If Avagadro's number of electrons, 6.022 x 10^23, were added to the ionic silver then we would plate out 107.87 grams of silver on the cathode. Remember that one ion of silver plus one electron produces one atom of metallic silver. However we are only interested in a coulomb of electrons so, given that there are fewer electrons in a coulomb than "objects" in Avagadro's number we will plate out less metallic silver. In fact, one needs about 96,506 coulombs of charge to equal Avagadro's number. So, dividing 107.87 grams by 96505 gives us the weight of silver per coulomb. The final number is 1.12 mg of metallic silver for every coulomb of charge added to the ionic solution.
So, a bit of cleverness plus a sensitive balance will change the problem from the difficult counting of individual electrons to a much easier weighing of a cathodic electrode.
Note also that if 1.12 mg of silver were deposited every second then we could conclude that the battery plating current is one ampere as in one coulomb per second.
Any questions or comments on this alternate method of measuring charge?
Ok, on with Ohm's Law which deals with the relationship of voltage, current, and resistance.
Let's modify last week's series circuit with which we looked at resistance by changing the D battery to a variable voltage DC power supply and adding a voltmeter across the DUT or "device under test" terminals. Still a simple series circuit but now we have some control over circuit voltage and we can now measure voltage. So, from power supply positive we go to a fuse, then a switch, then an ammeter, then DUT terminals and back to the power supply negative terminal. Finally we add the voltmeter to the DUT terminals.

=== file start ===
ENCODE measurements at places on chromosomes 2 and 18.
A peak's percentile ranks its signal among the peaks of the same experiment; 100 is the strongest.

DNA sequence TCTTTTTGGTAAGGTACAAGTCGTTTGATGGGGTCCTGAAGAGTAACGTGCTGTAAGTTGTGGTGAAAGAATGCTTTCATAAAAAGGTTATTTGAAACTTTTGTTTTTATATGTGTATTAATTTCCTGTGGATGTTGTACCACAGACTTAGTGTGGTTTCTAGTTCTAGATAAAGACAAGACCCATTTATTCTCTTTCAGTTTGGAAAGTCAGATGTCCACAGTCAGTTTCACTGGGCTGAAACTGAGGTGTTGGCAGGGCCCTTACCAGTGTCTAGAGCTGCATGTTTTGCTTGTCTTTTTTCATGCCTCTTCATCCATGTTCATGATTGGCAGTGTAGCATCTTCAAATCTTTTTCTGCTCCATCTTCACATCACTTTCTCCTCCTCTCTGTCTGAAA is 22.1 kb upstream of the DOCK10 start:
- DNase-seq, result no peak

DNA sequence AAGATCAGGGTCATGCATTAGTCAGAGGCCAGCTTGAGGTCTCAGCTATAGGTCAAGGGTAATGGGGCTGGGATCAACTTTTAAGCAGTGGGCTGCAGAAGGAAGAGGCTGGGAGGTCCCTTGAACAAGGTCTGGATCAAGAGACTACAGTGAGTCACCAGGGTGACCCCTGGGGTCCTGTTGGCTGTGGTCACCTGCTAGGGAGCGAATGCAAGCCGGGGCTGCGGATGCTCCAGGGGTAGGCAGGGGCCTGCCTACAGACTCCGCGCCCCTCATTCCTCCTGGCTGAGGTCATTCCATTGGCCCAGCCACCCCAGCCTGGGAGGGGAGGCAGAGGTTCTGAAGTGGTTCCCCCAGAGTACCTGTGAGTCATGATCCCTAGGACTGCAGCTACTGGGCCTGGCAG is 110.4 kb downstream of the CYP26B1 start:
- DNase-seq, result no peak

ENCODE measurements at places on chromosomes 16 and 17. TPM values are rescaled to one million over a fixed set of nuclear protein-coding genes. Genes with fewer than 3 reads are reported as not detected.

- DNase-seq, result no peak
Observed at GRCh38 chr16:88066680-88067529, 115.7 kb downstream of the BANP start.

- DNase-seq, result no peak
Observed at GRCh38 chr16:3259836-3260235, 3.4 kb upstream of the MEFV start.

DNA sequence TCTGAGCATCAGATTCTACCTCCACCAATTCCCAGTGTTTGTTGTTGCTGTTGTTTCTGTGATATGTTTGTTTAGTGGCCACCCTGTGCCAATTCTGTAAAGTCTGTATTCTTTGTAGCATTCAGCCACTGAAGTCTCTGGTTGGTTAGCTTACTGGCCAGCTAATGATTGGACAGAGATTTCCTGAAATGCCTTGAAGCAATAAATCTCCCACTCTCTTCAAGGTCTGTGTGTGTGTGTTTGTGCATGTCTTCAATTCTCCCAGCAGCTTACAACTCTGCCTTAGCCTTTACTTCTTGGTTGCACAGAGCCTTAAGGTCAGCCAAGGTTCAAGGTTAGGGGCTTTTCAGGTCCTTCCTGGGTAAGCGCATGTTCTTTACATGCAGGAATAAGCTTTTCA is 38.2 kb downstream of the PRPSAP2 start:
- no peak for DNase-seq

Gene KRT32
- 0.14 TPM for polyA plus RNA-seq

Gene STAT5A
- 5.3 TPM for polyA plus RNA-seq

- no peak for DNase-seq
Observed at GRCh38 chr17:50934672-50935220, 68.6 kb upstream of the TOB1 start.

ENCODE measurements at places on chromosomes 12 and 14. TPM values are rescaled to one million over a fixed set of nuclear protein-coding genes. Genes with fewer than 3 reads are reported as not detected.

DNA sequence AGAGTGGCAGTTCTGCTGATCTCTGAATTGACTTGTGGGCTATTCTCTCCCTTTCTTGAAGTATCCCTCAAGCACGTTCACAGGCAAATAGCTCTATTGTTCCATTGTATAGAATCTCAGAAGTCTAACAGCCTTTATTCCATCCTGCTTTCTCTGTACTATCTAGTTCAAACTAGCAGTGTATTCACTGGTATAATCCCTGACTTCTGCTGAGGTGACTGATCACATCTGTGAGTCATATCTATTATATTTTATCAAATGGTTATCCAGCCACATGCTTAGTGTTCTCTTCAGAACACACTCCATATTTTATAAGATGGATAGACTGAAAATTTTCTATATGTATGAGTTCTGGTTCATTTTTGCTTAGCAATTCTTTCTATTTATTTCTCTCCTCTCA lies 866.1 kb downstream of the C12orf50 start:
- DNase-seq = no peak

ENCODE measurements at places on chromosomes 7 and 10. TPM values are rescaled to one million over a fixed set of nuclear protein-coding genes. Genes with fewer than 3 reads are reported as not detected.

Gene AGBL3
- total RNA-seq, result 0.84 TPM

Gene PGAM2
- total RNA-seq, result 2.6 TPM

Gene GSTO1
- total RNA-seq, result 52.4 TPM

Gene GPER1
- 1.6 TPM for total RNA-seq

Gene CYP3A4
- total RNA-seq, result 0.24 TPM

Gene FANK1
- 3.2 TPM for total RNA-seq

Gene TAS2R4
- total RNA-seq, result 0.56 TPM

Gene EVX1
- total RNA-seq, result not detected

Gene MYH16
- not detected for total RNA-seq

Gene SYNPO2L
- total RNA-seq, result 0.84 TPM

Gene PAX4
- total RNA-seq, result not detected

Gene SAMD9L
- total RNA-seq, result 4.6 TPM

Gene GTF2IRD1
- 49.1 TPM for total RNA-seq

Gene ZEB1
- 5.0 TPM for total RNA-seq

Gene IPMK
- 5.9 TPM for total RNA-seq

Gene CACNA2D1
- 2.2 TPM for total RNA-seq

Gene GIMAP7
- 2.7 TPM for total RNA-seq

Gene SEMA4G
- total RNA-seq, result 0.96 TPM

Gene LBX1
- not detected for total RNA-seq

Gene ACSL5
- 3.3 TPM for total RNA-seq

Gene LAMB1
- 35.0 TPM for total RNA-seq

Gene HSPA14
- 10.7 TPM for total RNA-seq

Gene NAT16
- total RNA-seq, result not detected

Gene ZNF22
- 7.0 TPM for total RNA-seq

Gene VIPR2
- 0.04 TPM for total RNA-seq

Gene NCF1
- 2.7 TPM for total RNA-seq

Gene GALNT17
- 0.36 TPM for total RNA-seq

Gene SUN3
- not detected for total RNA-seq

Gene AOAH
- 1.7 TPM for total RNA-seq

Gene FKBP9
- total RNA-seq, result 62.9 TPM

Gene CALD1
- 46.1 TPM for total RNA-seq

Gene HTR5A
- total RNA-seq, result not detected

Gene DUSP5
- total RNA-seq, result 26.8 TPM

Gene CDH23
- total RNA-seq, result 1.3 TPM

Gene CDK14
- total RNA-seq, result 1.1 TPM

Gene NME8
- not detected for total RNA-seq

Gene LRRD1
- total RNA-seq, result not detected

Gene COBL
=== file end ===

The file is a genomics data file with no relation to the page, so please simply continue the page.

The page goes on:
Now, after poking through a drawer of parts, we find a carbon resistor with the value 1000 ohms marked on it. If you are able to read the color code it would be brown, black, red.
Let's attach this one k-ohm resistor to the DUT terminals, set the supply voltage to 10 volts DC, and flip the switch to on. The ammeter moves upscale to 0.01 amperes or 10 milliamperes. Now double the voltage to 20 volts and the ammeter reads 0.02 amperes or 20 milliamperes. Halving the initial voltage to 5 volts causes the ammeter to drop to 0.005 amperes or 5 milliamperes. Regardless of what values you assign to the supply voltage or DUT resistance you will find that the circuit current is directly proportional to the voltage and inversely proportional to the circuit resistance. In other words higher voltage across a given resistance yields higher current and higher resistance with the same voltage yields less circuit current. This is a straight line curve if plotted and the effect is said to be linear.
The bottom line is this... current is voltage divided by resistance. Double the voltage and double the current... double the resistance and halve the current. That is Ohm's Law in a nutshell.
This concludes the set up discussion of Ohm's Law. Are there any questions or comments?